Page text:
In 2019, Musk said again that Tesla autonomous robotic cars would hit the market by 2020. However, in 2021 he tweeted that “much of the AI in the real world has to be solved in order to enable unsupervised, generalized, fully autonomous driving”. This means that SCs are unable yet to drive in the real world in unanticipated circumstances, bad road infrastructure, numerous pedestrians, and extreme weather conditions. SCs rely on AI software, highly detailed maps, and high-tech cameras and sensors. AI software can recognize lanes and teach itself to stay within lines on a freeway. As such, it would have a hard time defining the lane when these lines are not visible, which is the case on many roads that are not periodically maintained. AIs are also unable to achieve a knowledge-based representation of the world. Even if engineers run detailed maps to fill gaps in sensor data, these maps are not updated enough to account for every possible scenario such as a new construction site which was not mapped. Would AI recognize a stop-sign if it is covered by a tree branch? Furthermore, visibility by sensors decreases in the rain, snow, fog, and severe weather conditions, which diminishes the effectiveness of those technologies. In October of 2021, Waymo started the very first autonomous taxi service in suburbs of Phoenix, Arizona. In the suburbs of Phoenix, the streets are wide, there are few pedestrians, and it mostly does not rain or snow, which makes it suitable for SCs. However, SCs are unable to function safely in a more complicated environment like in New York City which is crowded with pedestrians, bikes, and electric scooters, has tons of abrupt construction sites, and has downpours of rain and snow.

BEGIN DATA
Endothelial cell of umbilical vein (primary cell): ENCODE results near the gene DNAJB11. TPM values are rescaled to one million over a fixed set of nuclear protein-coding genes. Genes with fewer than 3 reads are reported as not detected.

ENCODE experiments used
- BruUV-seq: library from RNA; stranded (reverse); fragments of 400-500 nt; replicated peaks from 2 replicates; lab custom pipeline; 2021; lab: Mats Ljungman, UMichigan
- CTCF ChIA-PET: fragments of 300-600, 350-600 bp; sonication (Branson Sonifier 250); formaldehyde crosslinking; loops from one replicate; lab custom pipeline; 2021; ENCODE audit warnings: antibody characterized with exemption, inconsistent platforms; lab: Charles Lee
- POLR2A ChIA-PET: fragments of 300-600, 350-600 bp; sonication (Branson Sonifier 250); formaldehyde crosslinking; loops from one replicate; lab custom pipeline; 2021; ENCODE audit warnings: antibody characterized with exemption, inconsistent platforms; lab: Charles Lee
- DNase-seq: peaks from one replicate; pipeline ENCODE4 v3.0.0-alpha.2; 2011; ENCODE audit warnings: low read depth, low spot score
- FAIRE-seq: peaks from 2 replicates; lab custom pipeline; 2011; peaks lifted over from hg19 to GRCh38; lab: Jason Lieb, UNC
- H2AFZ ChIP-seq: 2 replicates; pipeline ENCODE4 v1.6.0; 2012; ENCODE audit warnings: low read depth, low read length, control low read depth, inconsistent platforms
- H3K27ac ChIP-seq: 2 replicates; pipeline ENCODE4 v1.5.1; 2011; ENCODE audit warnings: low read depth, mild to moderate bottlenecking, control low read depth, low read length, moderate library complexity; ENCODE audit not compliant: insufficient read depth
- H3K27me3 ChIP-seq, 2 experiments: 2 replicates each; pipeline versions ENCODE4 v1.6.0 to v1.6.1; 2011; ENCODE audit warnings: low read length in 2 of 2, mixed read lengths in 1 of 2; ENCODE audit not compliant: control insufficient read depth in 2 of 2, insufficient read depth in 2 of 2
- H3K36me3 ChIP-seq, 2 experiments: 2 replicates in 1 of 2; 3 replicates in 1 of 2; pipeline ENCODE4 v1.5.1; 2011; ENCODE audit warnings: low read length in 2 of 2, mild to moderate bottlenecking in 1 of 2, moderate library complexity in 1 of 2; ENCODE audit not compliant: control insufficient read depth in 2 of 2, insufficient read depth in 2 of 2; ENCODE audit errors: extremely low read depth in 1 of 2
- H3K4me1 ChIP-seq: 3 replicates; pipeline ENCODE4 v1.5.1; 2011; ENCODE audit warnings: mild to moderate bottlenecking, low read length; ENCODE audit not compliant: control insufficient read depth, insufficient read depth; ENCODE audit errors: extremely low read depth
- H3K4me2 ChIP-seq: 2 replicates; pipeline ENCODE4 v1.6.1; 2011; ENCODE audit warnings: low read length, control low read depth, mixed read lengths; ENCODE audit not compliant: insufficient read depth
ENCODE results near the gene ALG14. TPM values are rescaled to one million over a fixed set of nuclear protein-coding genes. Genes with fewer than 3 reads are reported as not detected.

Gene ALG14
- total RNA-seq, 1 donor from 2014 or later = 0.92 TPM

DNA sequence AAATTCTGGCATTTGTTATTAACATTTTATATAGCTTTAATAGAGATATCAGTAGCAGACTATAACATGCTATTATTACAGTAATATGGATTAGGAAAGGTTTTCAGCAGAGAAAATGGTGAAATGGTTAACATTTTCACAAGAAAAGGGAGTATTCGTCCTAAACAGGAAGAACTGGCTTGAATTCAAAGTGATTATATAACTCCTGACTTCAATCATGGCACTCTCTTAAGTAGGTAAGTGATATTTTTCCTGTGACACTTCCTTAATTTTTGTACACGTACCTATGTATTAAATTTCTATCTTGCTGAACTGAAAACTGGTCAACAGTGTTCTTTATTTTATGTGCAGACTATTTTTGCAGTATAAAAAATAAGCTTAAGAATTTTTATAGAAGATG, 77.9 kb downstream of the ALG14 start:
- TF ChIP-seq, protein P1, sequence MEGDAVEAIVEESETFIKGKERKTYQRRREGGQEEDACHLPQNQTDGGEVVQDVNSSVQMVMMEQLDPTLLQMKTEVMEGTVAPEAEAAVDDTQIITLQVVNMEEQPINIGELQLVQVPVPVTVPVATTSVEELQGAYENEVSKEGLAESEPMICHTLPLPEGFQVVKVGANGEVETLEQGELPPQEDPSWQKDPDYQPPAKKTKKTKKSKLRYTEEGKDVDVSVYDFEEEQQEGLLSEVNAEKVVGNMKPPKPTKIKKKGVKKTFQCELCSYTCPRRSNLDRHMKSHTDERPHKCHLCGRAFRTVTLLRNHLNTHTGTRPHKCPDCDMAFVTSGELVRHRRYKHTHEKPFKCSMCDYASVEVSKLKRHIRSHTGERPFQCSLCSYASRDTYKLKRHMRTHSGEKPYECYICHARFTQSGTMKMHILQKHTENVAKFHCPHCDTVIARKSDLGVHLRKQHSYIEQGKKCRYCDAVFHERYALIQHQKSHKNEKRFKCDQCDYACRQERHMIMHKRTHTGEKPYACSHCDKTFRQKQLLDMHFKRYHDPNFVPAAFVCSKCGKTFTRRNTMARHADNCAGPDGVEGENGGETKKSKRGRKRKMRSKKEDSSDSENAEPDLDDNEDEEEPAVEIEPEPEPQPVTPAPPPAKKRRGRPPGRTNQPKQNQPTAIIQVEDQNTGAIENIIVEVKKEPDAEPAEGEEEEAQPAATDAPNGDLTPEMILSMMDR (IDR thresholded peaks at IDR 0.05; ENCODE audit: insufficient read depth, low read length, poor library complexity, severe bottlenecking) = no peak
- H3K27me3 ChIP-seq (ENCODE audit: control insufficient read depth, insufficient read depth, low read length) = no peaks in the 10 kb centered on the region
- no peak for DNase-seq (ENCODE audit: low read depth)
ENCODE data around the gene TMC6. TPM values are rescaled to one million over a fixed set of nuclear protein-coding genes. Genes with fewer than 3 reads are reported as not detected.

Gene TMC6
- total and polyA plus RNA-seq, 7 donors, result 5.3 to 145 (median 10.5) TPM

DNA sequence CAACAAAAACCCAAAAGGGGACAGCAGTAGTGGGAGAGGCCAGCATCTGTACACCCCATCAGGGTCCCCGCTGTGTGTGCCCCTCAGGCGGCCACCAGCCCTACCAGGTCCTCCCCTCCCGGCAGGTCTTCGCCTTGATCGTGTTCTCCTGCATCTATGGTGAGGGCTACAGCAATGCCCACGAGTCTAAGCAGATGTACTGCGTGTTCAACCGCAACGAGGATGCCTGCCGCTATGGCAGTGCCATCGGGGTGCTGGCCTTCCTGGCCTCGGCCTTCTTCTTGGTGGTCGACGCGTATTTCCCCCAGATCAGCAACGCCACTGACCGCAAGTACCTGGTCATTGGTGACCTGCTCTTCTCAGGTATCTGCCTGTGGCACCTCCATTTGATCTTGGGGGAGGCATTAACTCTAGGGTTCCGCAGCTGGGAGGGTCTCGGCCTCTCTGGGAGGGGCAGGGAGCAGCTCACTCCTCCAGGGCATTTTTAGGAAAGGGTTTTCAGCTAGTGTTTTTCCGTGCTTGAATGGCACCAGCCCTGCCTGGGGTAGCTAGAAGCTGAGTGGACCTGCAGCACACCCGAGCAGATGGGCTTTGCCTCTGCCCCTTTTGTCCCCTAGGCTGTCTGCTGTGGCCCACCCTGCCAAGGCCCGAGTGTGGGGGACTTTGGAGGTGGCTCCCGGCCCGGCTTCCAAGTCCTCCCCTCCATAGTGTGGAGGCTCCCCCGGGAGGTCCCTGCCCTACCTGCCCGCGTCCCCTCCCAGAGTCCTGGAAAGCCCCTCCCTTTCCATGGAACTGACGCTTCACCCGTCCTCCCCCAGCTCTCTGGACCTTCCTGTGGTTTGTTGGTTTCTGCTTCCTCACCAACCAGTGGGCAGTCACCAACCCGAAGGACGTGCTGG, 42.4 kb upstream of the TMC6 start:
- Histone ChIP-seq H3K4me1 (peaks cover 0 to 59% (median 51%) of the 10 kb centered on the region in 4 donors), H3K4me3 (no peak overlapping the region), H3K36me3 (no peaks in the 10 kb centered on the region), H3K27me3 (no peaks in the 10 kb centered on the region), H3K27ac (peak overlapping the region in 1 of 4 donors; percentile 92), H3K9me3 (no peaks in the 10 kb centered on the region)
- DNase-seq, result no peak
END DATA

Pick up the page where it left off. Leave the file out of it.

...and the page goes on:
Autonomous or Controlled?